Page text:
One of the most common methods for distributing PC malware is the use of email spam messages that pose as tracking notifications from popular delivery companies such as DHL Express, FedEx, or UPS. The reason for this popularity is the malware’s effectiveness. Most of the time the victim receiving the message can’t resist opening the attachment file or clicking on a malicious link to know the current status of a hypothetical package. So many of us order items online these days that it’s easy to fall into the trap.
The same approach can be effectively applied to infect mobile devices. We see it currently happening with a spam campaign via short message service (SMS) targeting German users by using a fake DHL tracking notification to distribute Android malware.
Recently McAfee Labs received a mobile malware sample that is currently distributed as DHL.apk on the cloud storage service Dropbox. The complete URL is hidden using Google’s URL shortening service goo.gl and used in an SMS spam campaign with the following text in German:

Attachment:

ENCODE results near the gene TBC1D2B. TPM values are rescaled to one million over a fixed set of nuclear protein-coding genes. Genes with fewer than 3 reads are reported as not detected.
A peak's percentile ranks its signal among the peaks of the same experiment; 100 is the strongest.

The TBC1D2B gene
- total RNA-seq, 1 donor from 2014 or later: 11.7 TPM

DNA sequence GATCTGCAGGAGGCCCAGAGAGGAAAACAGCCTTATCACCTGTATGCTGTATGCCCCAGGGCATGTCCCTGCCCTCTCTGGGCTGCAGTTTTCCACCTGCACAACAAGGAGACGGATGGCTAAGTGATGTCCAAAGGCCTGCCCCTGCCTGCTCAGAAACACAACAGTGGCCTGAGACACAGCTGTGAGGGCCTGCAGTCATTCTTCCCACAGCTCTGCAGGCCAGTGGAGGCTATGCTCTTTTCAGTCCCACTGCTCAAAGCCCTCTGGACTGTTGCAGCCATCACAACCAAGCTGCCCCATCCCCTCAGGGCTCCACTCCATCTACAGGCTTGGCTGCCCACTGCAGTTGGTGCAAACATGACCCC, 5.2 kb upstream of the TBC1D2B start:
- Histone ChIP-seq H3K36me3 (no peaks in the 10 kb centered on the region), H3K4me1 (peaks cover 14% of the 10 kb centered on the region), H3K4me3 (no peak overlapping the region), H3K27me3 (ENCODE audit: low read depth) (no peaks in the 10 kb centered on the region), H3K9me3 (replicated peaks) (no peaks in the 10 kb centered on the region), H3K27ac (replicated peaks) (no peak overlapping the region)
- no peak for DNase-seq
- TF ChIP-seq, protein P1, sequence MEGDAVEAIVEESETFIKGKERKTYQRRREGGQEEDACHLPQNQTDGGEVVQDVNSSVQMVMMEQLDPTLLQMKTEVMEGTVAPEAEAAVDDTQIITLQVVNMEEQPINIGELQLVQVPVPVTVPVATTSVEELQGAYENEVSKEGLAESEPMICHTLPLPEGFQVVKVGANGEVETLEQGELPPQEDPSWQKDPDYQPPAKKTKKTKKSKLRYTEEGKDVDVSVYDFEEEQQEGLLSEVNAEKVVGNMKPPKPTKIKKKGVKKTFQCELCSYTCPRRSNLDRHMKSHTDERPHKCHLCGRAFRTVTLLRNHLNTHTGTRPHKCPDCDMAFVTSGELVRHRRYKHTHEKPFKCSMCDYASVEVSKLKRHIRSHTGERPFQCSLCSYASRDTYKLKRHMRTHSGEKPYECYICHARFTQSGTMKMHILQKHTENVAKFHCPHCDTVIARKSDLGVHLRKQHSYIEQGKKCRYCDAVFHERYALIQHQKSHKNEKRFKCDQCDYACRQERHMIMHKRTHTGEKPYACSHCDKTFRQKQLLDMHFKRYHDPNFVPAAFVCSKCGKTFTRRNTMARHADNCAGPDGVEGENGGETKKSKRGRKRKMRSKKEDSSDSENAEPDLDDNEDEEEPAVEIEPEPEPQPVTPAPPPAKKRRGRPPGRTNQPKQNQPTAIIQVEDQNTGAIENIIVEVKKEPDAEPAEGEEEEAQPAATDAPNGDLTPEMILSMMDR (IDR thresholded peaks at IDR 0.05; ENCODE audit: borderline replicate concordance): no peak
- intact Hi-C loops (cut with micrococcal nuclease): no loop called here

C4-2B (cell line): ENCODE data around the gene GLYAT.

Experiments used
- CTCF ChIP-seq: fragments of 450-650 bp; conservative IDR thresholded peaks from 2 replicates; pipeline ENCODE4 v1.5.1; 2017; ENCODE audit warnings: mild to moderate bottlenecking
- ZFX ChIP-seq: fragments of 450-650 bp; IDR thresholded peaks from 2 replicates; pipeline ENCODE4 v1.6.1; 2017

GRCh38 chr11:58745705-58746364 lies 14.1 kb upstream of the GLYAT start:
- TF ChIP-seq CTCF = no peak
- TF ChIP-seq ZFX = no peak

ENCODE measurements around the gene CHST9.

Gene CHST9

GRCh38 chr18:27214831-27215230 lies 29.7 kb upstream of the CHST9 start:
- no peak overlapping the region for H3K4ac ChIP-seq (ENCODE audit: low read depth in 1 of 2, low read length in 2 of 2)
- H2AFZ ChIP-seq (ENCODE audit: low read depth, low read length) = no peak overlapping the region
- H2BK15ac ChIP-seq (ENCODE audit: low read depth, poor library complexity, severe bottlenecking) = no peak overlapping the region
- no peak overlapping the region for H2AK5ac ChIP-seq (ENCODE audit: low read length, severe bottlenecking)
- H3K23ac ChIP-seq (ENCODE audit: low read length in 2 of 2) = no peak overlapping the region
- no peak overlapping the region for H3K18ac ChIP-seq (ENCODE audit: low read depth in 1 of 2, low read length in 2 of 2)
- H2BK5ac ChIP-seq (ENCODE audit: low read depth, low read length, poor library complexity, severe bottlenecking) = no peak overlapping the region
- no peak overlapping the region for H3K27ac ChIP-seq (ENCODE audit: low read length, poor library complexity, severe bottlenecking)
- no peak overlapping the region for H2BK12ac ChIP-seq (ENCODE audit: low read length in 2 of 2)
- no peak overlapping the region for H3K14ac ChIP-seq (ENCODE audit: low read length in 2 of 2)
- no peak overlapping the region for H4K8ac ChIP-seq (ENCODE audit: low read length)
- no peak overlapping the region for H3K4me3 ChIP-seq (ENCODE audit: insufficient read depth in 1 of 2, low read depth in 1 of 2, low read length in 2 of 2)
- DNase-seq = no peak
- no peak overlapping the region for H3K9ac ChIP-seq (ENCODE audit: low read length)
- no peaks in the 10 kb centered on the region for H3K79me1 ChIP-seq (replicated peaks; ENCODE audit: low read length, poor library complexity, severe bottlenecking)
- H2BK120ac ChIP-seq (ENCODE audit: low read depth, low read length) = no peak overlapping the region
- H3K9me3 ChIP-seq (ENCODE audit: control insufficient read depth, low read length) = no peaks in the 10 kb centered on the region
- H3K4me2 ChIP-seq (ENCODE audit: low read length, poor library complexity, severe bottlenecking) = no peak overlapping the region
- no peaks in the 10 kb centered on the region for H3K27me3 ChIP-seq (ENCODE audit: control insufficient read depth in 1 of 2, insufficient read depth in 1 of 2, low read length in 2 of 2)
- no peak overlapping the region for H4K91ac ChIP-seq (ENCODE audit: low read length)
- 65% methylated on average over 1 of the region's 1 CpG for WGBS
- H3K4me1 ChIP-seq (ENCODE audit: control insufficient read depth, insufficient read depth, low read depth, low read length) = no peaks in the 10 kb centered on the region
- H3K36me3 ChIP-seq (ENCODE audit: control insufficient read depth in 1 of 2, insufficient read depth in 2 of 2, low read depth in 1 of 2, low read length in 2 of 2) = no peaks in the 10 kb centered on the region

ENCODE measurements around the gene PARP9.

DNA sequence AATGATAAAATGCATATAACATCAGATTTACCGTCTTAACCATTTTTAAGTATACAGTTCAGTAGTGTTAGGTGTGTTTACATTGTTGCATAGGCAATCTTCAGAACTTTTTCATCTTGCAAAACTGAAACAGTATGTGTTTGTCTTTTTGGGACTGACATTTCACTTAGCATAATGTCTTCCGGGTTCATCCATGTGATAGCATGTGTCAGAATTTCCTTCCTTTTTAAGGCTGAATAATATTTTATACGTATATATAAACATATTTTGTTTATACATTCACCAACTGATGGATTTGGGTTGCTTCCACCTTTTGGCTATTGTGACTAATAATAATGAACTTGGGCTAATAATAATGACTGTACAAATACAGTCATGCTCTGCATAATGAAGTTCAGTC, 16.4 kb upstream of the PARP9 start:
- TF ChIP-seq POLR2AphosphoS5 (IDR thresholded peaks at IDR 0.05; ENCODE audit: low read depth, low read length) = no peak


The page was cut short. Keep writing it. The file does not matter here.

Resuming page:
“Ihr DHL Packung ist ihnen geliefert, verfolgen Sie online über http://goo.gl/<random>”
(“Your DHL package is delivered, track it online via …”)
Once the application is downloaded and installed, the following icon appears in the home launcher pretending to be the Google Service Framework application:
When the malware is executed for the first time, it will ask for device administrator privileges to make its removal or uninstalling difficult. The app also simulates the loading of data:
What the malware is actually doing, however, is starting a service in the background that will constantly contact a remote control server to request commands to perform any of the following actions:
- Leak sensitive device information (phone number, device model, IMEI, and IMSI)
- Send SMS messages using data (phone number and text) provided by the remote server
- Send a specific text message to all the phone and SIM contacts
- Steal the contact list
In addition to these actions, every time an SMS message is sent to the infected device (but not from any of the numbers from the victim’s contact list), it will be intercepted and forwarded to a remote server (located in Japan):
McAfee Mobile Security detects this threat as Android/SmsHnd.A and alerts mobile users if it is present, while protecting them from any data loss. For more information about McAfee Mobile Security, visit http://www.mcafeemobilesecurity.com.
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